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Table 13. Aircraft characteristics.

CH-46

CH-46 rotary-wing flight tests were conducted on 16 April 2010. Three pilots conducted the CH-46 flight tests. Figures B1–B12 depict the CH-46 operations on the helipads.

The dust collection filter data for CH-46 flight testing are shown in Table 14. These data indicate that all palliatives were effective compared to the untreated control helipad, and a 53% to 95% reduction of dust collected was observed. TerraLOC® HLZ had the least amount of reduction at 53%. The remaining palliatives had dust reductions of at least 71%.

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Table 14. Amount of dust collected on filters during CH-46 flight testing.

Gravity bucket data are summarized in Table 15. Data collected with the gravity buckets were not consistent with the filter data or the pilot ratings.

The pilot rankings, summarized in Table 16, are consistent with the dust collection data. Helipads ranked in the top 5 by the pilots seem to be efficient at dust abatement. The helipads in this top 5 ranking also have at least 80% reduction in dust collected. The lowest pilot ranking, TerraLOC® HLZ, also had the lowest percent reduction in dust collected (53%).

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Table 15. Amount of dust collected in gravity buckets during the CH-46 flight testing.

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Table 16. CH-46 pilot rankings and observations.

UH-1

UH-1 rotary-wing flight tests were conducted on 16 April 2010. Two pilots conducted the UH-1 flight tests. Figures B13–B24 depict the UH-1 operations on the helipads.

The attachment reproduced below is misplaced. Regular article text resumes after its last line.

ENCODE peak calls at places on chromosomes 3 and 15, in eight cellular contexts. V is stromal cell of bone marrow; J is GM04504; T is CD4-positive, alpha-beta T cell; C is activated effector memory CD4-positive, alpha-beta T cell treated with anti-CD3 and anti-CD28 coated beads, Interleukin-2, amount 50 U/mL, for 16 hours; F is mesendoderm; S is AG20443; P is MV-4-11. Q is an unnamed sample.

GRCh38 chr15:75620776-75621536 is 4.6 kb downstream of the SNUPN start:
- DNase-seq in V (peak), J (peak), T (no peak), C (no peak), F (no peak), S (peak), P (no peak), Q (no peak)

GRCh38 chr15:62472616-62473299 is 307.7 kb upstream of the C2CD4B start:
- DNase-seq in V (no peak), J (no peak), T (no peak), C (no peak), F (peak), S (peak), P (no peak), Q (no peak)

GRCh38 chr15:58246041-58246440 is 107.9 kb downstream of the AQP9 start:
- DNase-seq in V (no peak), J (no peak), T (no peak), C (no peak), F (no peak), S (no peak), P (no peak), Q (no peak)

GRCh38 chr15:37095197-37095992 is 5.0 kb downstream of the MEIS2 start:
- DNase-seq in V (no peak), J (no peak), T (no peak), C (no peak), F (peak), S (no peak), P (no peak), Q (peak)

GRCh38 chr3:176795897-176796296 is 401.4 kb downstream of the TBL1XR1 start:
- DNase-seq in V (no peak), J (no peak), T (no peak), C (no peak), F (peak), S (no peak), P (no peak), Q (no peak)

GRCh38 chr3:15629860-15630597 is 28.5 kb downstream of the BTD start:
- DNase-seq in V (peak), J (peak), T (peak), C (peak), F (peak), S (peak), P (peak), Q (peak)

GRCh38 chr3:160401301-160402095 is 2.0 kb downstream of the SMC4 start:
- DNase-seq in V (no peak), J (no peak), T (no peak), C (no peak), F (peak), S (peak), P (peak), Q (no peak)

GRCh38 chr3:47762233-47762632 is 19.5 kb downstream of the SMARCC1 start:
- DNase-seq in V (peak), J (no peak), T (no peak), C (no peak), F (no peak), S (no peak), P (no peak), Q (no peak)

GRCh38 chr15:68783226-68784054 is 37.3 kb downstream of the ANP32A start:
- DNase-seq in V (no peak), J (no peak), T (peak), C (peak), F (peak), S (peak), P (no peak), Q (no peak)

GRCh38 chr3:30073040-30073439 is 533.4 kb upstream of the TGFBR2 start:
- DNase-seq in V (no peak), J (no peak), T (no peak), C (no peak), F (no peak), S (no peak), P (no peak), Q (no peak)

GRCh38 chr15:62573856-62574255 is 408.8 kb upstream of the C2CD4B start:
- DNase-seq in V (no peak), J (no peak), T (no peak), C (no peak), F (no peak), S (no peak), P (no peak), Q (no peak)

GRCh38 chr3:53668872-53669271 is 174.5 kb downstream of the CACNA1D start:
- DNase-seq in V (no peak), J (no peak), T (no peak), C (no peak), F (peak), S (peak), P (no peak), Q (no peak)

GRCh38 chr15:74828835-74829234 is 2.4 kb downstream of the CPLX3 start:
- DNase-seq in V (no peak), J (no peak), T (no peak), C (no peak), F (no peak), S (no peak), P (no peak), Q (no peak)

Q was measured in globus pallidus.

The dust collection filter data for UH-1 flight testing are shown in Table 17. These data indicate that all palliatives were effective compared to the untreated control helipad, and a 14% to 91% reduction of dust collected was observed. Powdered Soiltac® had the least amount of reduction at 14%. However, it should be noted that the UH-1 pilot landed on this helipad nine times, as opposed to the standard three landings for the rest of the helipads. The extra landings caused the amount of dust collected to be artificially higher than that of the other helipads, as can be seen in the pilot rankings. The remaining palliatives had dust reductions of at least 54%.

The dust collected in the gravity buckets are summarized in Table 18. Data collected with the gravity buckets were not consistent with the filter data or the pilot ratings.

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Table 17. Amount of dust collected on filters during UH-1 flight testing.

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Table 18. Amount of dust collected in gravity buckets during the UH-1 flight testing.

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Table 19. UH-1 pilot rankings and observations.

The dust collected in the gravity buckets are summarized in Table 18. Data collected with the gravity buckets were not consistent with the filter data or the pilot ratings.

CH-53

CH-53 rotary-wing flight tests were conducted on 16–17 April 2010. One pilot conducted the CH-53 flight tests. Figures B25–B33 depict the CH-53 operations on the helipads. Some of the helipads experienced CH-53 flight tests prior to the CH-46 flight tests; these included Dustaway® (helipad 9), Durasoil® (helipad 10), and Soiltac (helipad 11). TerraLOC® HLZ, RDS, and NewtrolTM did not undergo CH-53 flight testing because of the time limitation with the aircraft. The dust collection filter data for CH-53 flight testing are shown in Table 20, and the pilot rankings are listed in Table 21.